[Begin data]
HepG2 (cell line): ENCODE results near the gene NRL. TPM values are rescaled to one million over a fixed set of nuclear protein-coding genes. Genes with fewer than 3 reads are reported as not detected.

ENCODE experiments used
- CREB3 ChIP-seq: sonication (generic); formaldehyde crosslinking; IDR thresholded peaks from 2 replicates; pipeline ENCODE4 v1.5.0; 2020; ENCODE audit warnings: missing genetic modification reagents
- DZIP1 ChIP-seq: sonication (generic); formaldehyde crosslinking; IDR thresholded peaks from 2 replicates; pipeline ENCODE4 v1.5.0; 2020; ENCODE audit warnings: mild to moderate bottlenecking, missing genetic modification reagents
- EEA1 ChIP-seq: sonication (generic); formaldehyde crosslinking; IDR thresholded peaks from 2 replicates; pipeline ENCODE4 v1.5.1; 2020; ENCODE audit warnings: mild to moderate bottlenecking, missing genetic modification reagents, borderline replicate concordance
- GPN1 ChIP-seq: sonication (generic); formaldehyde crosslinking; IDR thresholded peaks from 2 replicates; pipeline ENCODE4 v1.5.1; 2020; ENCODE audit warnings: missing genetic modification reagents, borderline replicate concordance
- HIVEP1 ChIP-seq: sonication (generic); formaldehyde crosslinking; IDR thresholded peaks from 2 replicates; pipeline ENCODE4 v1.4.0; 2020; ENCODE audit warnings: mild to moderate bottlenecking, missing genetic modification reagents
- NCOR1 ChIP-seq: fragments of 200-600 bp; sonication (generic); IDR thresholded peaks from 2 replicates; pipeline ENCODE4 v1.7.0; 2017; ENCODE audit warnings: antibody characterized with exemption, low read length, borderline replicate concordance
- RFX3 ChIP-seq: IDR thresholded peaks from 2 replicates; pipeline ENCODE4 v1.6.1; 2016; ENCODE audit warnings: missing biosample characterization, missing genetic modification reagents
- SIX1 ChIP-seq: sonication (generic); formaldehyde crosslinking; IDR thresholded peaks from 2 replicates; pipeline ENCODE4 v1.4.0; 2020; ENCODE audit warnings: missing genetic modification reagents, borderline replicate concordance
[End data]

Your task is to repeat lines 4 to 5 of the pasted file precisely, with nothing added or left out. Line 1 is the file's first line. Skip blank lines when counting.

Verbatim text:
- DZIP1 ChIP-seq: sonication (generic); formaldehyde crosslinking; IDR thresholded peaks from 2 replicates; pipeline ENCODE4 v1.5.0; 2020; ENCODE audit warnings: mild to moderate bottlenecking, missing genetic modification reagents
- EEA1 ChIP-seq: sonication (generic); formaldehyde crosslinking; IDR thresholded peaks from 2 replicates; pipeline ENCODE4 v1.5.1; 2020; ENCODE audit warnings: mild to moderate bottlenecking, missing genetic modification reagents, borderline replicate concordance